…one that tells me who you are and where you come from. Tell me about a time in history that made an impression on you. Show pictures that make me feel like I’ve been there before, or that makes me want to go there in the future. Play music that expresses the poignancy of a moment. Tell me in your own words what happened and what it felt like.
Once you have put all of that together you have created a narrative, and if you have put all of that together successfully then you have potentially created a learning object.
After perusing this week’s readings I took a look at a learning object I created in a previous semester. At the time of making this video I did not realize that what I was creating was a learning object, which I should have, but at the time I was just concerned with completing an assignment which required the use of various web 2.0 tools.
Looking at the video now I cringe a bit at the excessive dialogue, and the sloppy audio editing, and the use and arrangement of the pictures I used. (And I must say that listening to one’s voice play back like that is a bit uncomfortable.) I also wonder if I should have made this more of a personal reflection but at the time of creation I was more interested in creating something that resembled a documentary.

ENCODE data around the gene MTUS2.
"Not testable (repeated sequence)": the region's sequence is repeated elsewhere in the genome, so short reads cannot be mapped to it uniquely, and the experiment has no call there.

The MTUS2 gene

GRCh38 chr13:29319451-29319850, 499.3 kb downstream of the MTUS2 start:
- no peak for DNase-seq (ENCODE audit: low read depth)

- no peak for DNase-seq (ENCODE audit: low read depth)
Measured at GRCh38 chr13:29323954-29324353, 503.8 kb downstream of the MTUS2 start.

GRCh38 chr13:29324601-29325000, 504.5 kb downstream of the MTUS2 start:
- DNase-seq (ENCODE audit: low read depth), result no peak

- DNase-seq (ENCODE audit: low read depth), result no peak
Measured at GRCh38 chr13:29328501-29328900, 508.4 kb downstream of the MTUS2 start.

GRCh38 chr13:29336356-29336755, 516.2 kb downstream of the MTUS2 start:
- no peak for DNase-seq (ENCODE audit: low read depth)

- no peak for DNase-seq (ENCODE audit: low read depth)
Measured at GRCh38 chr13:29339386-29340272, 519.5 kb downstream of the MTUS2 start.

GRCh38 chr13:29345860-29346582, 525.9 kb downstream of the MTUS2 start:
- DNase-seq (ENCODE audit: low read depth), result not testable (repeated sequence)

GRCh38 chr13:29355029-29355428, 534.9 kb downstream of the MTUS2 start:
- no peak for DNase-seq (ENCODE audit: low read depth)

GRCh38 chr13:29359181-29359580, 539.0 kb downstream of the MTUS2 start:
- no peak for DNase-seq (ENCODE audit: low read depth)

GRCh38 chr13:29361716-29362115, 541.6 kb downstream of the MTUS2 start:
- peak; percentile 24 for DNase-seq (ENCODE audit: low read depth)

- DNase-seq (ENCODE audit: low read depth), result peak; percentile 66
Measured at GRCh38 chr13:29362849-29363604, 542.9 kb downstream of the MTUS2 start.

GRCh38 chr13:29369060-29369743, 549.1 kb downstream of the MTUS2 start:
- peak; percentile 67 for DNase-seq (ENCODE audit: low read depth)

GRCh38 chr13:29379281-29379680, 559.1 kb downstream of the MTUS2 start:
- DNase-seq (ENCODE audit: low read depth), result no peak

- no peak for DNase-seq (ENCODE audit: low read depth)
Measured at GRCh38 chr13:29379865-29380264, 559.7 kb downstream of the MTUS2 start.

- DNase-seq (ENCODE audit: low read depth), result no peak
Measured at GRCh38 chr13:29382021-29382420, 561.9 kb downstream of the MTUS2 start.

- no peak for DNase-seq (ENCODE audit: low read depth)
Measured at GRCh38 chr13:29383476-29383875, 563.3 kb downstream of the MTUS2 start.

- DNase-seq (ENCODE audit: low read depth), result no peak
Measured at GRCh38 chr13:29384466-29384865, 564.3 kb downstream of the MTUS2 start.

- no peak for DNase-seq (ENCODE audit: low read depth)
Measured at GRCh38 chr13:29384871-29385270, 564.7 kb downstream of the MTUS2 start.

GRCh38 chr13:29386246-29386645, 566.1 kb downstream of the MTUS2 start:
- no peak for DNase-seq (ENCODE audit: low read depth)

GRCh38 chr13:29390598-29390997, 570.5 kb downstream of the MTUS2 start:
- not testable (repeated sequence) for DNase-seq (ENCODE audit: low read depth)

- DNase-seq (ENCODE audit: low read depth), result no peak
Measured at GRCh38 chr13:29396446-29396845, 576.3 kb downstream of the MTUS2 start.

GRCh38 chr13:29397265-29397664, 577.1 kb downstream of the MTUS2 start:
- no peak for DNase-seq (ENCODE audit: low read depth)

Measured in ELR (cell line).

Wondering what else I might have done when I previously created this video to add more interest to it, I looked around the internet this past week to see what else I could have added to my story.
My first stop was MapsGL where I created a map of Mount Saint Helens utilizing the “My Places” feature which allows you to place specific points on the map (you need to sign into your Google account to use it). There are a bunch of cool features that you can use once you create your map and I took a few screenshot examples. If you click on the images below it will just take you to a bigger version of the image. I included links to the actual app in the caption portion of the pictures, and hopefully they work…you might have to enable MapsGL to get it to work, though. I couldn’t make the links clickable so I’m sorry but you will have to copy and paste the URLs into your browser.
The following links lead to various photographs, videos, and information regarding the 1980 eruption of Mount Saint Helens. There were many more but I figured that this list was probably long enough. I hope that this story gives you some idea of what it was like to watch these events play out on the news, or in my case the local news because I lived close enough to the mountain to see the cloud plume in the distance.
USGS Multimedia Gallery: Mount St. Helens 1980 Ash Cloud as Seen From Space, Mount St. Helens: May 18, 1980, and Mount St. Helens: A Catalyst for Change
Educause Learning Initiative. (2007). Seven things you should know about digital storytelling. Retrieved from http://net.educause.edu/ir/library/pdf/ELI7021.pdf
Center for Digital Storytelling. Retrieved from http://www.storycenter.org/
Barrett, H. (2009). Digital Storytelling: An introduction. Retrieved from http://www.slideshare.net/eportfolios/digital-storytelling-2388498